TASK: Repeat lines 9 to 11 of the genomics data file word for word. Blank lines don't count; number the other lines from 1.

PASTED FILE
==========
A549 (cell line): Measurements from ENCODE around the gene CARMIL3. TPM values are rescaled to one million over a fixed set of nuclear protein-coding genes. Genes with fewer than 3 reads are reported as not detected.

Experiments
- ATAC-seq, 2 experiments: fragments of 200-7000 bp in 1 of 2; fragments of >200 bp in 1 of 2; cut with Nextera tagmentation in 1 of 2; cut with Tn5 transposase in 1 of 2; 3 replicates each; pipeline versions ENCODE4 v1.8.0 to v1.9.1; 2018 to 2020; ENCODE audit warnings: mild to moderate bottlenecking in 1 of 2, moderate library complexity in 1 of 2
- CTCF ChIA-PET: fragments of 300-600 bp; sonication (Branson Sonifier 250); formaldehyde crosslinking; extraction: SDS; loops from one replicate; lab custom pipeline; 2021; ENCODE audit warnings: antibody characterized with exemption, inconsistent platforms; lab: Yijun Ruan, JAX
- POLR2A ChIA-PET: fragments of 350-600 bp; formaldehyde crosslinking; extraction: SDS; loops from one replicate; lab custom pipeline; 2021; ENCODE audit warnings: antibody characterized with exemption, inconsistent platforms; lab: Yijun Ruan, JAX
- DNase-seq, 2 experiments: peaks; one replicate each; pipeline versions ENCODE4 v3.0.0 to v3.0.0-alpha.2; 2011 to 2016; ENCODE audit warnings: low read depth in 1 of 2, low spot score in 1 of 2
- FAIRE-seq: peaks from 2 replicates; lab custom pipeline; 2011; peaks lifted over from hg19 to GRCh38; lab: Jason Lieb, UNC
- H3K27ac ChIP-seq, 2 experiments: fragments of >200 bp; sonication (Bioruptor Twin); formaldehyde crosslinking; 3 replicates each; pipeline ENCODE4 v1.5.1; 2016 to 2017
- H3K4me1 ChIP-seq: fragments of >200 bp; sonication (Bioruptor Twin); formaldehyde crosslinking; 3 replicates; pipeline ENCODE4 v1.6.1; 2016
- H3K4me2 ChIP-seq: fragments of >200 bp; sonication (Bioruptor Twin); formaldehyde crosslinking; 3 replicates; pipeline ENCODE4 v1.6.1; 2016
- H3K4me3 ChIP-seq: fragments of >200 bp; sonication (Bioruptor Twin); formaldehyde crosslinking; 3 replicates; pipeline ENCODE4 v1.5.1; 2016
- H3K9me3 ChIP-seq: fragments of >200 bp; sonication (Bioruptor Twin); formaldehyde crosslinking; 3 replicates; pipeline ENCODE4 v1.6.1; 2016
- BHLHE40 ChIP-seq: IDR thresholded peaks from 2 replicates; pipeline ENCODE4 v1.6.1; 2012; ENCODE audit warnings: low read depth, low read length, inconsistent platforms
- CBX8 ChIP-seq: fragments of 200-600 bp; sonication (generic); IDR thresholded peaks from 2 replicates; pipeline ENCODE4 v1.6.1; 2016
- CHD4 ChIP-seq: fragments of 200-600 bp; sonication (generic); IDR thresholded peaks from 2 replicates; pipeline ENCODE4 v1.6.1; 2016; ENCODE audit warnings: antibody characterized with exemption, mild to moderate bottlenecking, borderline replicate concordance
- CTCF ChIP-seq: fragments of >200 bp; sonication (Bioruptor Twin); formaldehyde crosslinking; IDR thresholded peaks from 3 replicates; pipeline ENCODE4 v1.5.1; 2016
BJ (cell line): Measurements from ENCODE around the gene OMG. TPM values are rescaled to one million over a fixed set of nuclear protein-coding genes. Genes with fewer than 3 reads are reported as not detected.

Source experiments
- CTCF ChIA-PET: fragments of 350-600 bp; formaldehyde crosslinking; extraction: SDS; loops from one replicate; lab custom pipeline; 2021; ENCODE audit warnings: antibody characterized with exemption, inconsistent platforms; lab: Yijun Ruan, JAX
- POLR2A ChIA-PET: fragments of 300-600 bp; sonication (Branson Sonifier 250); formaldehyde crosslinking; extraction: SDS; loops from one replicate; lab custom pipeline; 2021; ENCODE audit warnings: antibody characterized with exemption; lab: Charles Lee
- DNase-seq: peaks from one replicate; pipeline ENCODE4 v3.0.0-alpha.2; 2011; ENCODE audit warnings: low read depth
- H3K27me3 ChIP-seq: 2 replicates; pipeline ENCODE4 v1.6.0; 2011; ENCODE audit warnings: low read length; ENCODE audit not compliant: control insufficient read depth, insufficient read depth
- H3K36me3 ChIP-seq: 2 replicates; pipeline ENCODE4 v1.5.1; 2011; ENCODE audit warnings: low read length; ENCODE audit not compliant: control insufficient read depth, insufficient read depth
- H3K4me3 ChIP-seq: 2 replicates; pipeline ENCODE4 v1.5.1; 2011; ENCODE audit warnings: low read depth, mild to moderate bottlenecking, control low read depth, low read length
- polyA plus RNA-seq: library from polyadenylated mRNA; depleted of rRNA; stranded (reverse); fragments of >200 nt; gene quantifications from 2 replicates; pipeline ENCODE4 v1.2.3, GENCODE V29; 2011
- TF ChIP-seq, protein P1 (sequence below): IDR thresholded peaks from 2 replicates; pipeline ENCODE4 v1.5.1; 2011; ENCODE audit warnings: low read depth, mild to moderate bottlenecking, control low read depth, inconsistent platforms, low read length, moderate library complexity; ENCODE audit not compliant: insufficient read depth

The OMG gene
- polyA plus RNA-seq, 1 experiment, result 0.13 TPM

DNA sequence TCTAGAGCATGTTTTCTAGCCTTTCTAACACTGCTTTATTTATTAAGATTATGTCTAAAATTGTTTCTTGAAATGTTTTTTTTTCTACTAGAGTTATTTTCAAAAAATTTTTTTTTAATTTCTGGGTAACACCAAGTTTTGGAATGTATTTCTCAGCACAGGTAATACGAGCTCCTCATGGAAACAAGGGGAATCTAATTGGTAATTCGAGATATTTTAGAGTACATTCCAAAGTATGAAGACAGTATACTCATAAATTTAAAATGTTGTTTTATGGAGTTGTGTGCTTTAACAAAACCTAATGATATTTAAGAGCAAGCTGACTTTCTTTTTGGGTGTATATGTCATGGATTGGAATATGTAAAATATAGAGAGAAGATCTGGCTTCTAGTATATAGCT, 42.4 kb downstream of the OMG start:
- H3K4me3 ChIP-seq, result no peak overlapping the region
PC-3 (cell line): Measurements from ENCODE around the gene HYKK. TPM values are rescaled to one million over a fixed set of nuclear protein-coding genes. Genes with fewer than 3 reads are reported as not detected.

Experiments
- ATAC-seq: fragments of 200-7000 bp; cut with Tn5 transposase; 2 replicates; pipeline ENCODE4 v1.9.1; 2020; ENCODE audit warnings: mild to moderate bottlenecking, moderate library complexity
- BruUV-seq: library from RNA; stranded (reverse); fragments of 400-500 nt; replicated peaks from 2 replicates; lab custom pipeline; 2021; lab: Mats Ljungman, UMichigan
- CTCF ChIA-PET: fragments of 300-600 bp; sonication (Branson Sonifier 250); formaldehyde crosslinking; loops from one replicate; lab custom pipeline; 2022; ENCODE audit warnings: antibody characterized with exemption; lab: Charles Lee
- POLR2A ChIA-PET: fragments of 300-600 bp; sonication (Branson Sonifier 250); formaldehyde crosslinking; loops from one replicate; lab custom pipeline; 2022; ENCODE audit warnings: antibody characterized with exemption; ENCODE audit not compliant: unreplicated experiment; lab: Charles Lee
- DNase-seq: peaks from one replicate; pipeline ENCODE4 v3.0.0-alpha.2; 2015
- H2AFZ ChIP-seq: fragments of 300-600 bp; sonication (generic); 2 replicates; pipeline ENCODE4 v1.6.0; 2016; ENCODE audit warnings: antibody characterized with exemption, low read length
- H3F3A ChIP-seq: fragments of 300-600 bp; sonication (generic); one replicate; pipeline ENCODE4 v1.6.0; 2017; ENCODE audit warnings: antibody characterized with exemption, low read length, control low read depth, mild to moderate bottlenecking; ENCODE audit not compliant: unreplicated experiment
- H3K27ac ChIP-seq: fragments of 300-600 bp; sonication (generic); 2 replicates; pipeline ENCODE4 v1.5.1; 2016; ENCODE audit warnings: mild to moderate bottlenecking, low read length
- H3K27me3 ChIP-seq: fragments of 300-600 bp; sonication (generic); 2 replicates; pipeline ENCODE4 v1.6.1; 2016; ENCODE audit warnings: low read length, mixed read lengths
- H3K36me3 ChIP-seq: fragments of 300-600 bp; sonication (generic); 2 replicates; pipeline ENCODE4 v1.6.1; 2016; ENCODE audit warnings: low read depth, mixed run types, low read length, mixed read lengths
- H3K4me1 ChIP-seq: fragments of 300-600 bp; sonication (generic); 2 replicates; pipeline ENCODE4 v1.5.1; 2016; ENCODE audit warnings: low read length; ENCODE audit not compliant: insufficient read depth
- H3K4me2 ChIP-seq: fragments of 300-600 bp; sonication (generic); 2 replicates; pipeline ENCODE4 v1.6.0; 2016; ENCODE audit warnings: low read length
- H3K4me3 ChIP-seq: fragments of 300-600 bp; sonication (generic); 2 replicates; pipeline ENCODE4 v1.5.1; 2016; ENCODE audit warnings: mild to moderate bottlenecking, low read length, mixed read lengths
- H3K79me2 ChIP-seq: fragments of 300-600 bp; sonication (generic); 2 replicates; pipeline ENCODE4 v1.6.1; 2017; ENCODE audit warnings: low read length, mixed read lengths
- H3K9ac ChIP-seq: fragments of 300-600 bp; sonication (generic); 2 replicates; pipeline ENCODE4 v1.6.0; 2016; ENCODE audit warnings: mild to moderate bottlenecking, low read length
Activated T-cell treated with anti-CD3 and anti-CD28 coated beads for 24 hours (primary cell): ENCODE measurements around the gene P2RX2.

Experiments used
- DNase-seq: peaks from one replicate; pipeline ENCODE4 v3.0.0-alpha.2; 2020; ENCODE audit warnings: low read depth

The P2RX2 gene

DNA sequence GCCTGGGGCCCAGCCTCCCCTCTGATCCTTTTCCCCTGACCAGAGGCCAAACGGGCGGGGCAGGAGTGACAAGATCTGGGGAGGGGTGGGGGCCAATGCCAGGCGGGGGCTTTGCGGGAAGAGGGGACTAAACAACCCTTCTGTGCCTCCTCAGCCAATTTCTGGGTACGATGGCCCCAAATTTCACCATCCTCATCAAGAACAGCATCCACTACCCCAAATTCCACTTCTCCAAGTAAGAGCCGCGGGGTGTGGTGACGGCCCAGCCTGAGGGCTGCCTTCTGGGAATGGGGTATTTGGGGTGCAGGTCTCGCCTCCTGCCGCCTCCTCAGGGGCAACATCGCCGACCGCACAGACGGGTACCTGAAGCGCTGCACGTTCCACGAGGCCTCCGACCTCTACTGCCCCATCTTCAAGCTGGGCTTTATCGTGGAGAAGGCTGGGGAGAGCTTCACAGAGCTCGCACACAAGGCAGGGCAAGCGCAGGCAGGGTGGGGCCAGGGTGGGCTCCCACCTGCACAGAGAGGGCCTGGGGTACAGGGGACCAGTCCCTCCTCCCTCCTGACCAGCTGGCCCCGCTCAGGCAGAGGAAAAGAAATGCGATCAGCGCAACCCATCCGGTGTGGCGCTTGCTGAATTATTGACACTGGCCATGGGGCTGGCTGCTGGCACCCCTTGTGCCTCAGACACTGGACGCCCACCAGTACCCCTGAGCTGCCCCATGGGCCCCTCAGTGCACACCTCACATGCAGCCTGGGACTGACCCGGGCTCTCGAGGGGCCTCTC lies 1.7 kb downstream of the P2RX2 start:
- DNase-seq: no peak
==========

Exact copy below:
- H3K4me1 ChIP-seq: fragments of >200 bp; sonication (Bioruptor Twin); formaldehyde crosslinking; 3 replicates; pipeline ENCODE4 v1.6.1; 2016
- H3K4me2 ChIP-seq: fragments of >200 bp; sonication (Bioruptor Twin); formaldehyde crosslinking; 3 replicates; pipeline ENCODE4 v1.6.1; 2016
- H3K4me3 ChIP-seq: fragments of >200 bp; sonication (Bioruptor Twin); formaldehyde crosslinking; 3 replicates; pipeline ENCODE4 v1.5.1; 2016